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Village coordinator receives award for blood drive efforts

By Jane Charmelo
LOMBARDIAN/VILLA PARK REVIEW STAFF REPORTER

As the Thursday, June 15, Lombard Board of Trustees meeting got under way, there was one item that did not appear on the agenda, to one individual’s surprise.
Village Executive Coordinator Carol Bauer, nestled in front of her computer—ready to document the events of the board meeting—seemed a bit taken aback when she heard the name Alessandro Vazquez being announced as a speaker during public participation.
Upon arriving at the podium, Vazquez, a Heartland Blood Centers blood drive consultant, acknowledged, “It’s a little bit of a surprise because I’m here to say some kind words about Carol.”
He related how Bauer had been nominated for an award earlier this year—of which she was aware—“and surprise, she actually won the award.”
The award, Vazquez continued, is the inaugural Lifetime Achievement Award from Heartland Blood Centers. He earlier explained that the Heartland blood drive consultants nominated five drive coordinators in various categories, adding, “Carol was my nomination for the Civic category, and the winner was chosen, from the pool of nominees, by the HBC management team based on her dedication, drive performance, and going above and beyond in her efforts.”
The consultant outlined how the Village of Lombard began holding blood drives in 1988—two a year. Bauer, he noted, took over as blood drive coordinator in 1993, and by 1995 had added Yorktown mall as a blood drive partner.
He emphasized how Bauer “has increased the frequency of the blood drives to five drives per year at each of the different locations.”
Vazquez highlighted that since 1988, the village has hosted 154 blood drives (not including the most recent in April), yielding 13,755 units of blood “and saving countless lives.”
“Carol works tirelessly to promote each and every blood drive via every avenue possible to continue on her quest to help save lives and collect more units than the last drive,” the consultant said, thanking both Bauer and the Village of Lombard “for all you do to support Heartland Blood Centers and blood donation.”
After receiving her award, Bauer was set to get back to her recording duties, but was stopped short by President Keith Giagnorio: “Carol, did you want to say a couple of words?”
“OK, well, I definitely was surprised,” Bauer said modestly, then shifted the focus onto the next blood drive, held on Wednesday, June 21.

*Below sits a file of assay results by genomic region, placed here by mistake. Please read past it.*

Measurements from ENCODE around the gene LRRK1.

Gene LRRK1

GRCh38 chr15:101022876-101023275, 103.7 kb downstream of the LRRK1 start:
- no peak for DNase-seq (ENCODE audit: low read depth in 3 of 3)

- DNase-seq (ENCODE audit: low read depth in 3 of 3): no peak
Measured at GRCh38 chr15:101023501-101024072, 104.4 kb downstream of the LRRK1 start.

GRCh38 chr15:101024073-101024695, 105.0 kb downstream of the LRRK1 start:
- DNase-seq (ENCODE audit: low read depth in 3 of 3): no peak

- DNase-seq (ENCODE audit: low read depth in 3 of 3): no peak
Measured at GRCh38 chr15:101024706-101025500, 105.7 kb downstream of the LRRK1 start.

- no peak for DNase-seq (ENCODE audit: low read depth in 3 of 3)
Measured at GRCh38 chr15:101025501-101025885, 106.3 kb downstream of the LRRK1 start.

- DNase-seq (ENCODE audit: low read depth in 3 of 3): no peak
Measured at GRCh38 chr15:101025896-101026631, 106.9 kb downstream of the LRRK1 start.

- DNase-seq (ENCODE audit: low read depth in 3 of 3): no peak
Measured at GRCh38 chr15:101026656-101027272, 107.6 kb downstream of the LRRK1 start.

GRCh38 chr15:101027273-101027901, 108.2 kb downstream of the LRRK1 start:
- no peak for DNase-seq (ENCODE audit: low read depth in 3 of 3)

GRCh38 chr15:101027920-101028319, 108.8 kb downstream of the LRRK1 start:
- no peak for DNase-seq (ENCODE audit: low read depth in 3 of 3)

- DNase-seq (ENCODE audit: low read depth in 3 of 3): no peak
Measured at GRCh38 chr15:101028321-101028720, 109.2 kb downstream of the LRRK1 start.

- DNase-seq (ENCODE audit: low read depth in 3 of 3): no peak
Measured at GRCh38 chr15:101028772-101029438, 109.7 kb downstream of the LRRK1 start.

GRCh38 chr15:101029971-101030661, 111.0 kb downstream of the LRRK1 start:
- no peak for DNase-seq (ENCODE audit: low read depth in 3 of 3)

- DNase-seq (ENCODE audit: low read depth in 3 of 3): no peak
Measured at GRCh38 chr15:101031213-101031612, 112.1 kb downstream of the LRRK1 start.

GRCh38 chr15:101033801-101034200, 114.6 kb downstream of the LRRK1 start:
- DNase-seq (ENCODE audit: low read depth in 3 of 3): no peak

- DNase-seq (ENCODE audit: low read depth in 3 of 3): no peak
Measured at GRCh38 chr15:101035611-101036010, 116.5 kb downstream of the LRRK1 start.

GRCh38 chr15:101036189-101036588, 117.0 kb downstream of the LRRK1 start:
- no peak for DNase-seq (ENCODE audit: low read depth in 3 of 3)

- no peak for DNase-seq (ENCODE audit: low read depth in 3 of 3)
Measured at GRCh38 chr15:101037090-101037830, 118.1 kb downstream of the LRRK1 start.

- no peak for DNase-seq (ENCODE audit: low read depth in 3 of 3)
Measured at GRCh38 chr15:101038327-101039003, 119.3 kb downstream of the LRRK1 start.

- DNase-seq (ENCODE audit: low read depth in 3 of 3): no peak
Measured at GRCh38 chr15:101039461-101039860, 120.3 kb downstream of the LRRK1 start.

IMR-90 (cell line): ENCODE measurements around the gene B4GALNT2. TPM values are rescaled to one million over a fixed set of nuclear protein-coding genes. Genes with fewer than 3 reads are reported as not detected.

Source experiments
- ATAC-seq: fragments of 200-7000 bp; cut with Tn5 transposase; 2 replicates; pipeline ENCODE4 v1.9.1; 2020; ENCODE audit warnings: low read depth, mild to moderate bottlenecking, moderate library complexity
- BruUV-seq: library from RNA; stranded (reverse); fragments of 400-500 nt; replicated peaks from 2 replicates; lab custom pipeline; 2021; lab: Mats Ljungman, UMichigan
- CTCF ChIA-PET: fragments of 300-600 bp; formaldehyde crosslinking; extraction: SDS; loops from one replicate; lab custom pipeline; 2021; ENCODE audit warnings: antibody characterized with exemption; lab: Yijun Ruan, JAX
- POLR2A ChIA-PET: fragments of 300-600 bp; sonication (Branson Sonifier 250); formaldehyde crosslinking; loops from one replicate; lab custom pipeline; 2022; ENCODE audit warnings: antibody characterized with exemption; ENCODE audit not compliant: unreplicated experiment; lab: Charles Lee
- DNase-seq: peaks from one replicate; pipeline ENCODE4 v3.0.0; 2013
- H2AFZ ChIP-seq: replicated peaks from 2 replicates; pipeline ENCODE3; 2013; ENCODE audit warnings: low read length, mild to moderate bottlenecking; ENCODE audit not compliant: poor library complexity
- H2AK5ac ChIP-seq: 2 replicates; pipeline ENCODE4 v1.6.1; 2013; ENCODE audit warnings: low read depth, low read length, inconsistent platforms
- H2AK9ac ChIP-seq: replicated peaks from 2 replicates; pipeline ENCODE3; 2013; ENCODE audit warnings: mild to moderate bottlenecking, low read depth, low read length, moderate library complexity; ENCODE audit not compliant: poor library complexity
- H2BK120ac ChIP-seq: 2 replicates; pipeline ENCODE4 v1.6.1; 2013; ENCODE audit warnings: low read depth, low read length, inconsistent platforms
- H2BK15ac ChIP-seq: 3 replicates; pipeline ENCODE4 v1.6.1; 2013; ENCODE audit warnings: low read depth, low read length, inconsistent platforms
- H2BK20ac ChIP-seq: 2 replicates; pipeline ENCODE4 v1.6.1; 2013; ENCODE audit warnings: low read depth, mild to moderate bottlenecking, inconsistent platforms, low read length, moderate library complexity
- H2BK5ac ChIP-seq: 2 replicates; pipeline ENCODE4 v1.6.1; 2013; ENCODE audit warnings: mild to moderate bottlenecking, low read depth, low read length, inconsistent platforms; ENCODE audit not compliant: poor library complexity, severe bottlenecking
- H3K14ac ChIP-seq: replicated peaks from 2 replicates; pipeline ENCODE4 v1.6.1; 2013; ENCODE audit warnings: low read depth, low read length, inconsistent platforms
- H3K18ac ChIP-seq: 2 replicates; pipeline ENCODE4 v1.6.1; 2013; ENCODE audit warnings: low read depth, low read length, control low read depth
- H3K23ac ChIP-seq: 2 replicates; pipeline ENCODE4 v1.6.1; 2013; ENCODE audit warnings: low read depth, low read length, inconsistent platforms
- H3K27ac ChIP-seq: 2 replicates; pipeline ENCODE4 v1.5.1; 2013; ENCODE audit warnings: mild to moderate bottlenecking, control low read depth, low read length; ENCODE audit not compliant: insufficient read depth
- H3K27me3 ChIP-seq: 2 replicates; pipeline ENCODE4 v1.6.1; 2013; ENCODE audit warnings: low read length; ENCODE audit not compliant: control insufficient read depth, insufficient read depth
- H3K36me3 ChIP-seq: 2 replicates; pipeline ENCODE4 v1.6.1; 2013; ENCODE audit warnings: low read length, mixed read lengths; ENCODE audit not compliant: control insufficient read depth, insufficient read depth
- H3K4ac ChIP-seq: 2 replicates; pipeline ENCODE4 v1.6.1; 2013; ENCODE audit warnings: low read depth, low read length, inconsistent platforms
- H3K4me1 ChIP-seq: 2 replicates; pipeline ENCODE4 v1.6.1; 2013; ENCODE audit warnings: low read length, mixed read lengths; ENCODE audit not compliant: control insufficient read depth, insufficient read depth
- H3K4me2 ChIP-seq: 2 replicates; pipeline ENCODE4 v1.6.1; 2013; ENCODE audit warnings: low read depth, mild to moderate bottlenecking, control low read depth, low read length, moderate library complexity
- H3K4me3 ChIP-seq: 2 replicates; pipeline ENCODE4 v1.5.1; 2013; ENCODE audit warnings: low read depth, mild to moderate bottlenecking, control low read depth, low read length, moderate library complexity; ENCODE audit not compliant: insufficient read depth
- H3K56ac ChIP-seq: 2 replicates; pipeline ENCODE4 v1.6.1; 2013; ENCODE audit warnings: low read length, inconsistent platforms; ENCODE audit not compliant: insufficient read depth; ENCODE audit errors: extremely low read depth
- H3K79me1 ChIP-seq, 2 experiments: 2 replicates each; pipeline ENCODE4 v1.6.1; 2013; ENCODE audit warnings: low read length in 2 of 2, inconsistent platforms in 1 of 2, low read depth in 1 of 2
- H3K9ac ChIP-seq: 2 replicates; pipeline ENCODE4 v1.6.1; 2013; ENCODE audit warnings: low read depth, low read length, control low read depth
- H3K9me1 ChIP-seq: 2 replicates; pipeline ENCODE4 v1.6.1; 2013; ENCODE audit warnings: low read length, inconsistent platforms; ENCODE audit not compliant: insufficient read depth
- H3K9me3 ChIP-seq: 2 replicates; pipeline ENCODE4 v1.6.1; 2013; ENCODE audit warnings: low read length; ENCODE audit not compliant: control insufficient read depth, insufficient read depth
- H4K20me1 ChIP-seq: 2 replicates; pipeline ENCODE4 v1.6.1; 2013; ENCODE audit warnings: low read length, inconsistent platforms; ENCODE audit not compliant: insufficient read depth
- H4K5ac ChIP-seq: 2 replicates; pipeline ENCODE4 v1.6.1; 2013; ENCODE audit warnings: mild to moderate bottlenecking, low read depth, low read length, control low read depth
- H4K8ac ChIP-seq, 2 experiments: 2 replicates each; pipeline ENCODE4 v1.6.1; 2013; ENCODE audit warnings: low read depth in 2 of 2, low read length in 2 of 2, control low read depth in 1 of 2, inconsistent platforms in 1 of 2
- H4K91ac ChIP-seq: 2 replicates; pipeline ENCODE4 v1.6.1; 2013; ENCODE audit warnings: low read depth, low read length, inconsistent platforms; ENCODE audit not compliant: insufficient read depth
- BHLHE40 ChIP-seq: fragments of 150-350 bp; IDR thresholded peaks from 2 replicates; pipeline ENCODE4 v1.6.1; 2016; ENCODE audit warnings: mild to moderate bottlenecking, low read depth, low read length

She thanked the village board and staff, and the donors, because “that’s what makes it happen. It’s not Carol Bauer. It’s those donors [who] come out all the time.”
“Carol, congratulations on behalf of the entire village,” Giagnorio commented. “You do such a great job.”

In other business
The village board voted in favor of amending the Lombard Village Code regarding water and sanitary sewer billing and services. According to the village, updates “are proposed in order to accurately reflect the current billing and delinquent notice schedule.”
The code sections fall under Title V, Chapter 50. One states that the code should be amended to read that billing is not once per month but bi-monthly. While the code states that bills are to be paid within 21 days of the date of the bill, the ordinance is revised to 30 days “in order to reduce the number of delinquent bills.”
Changes to another section of the code state that:
•Bills deemed delinquent if not paid on or before the due date will result in a reminder notice issued five days after the due date, and if the balance remains unpaid as of seven days from the date of the reminder notice, another notice will be mailed to the user, as well as a copy to the taxpayer whose name is listed as the property owner.
•Users who wish to dispute or discuss a bill will have a hearing on the 10th day following mailing of the notice.
•If the user neither pays the bill nor shows up for the hearing, water and sanitary sewer service will be disconnected on the sixth day following the hearing date.
•A lien may be placed against the property owner in the event of unpaid water or sanitary sewer charges.
Because the police station will be closed during nighttime hours, public works will not be dispatched after closing time to turn on service that was shut off for non-payment. Shut-off is typically set for Wednesdays, according to the village.
•Water service will be turned back on between 8 a.m. and the end of the business day of village hall hours, Monday through Friday, and only on days when the village hall is open, provided the bill is current and paid in full.
•Additionally, if the village reconnects service between 8 a.m. and 3:30 p.m., a fee of $50 will be charged. After 3:30 p.m. but before the end of the business day, the fee will be $90.
•If a property owner requests voluntary water shut-off (between 8 a.m. and 3:30 p.m. only)—through no fault of the village—he or she will incur a $50 fee. Likewise, once the water has been shut off, if the property owner requests reconnection—occurring between 8 a.m. to 3:30 p.m. Monday through Friday—a reconnection fee of $50 will be charged.



Dist. 44 interim superintendent, Robey successor named

At the June 13 meeting, members of the Lombard Elementary School District 44 Board of Education discussed an overall transition plan for Lombard District 44 that will result in new leadership and significant cost savings.
“The overall goal of the plan is to ensure a seamless transition that allows the district to continue moving forward in a direction that is rooted in what is best for students while maintaining fiscal responsibility,” said board of education President Courtney Long.
Most notably, the board approved two significant personnel changes: Assistant Superintendent for Finance and Operations Ted Stec being named chief executive officer and the hiring of Dr. Patricia Wernet.
Both of these hires are effective immediately. As chief executive officer, Stec will assume many of the responsibilities of superintendent and eventually transition into the role. Dr. Wernet, who previously served as interim superintendent in District 44, will provide assistance and guidance.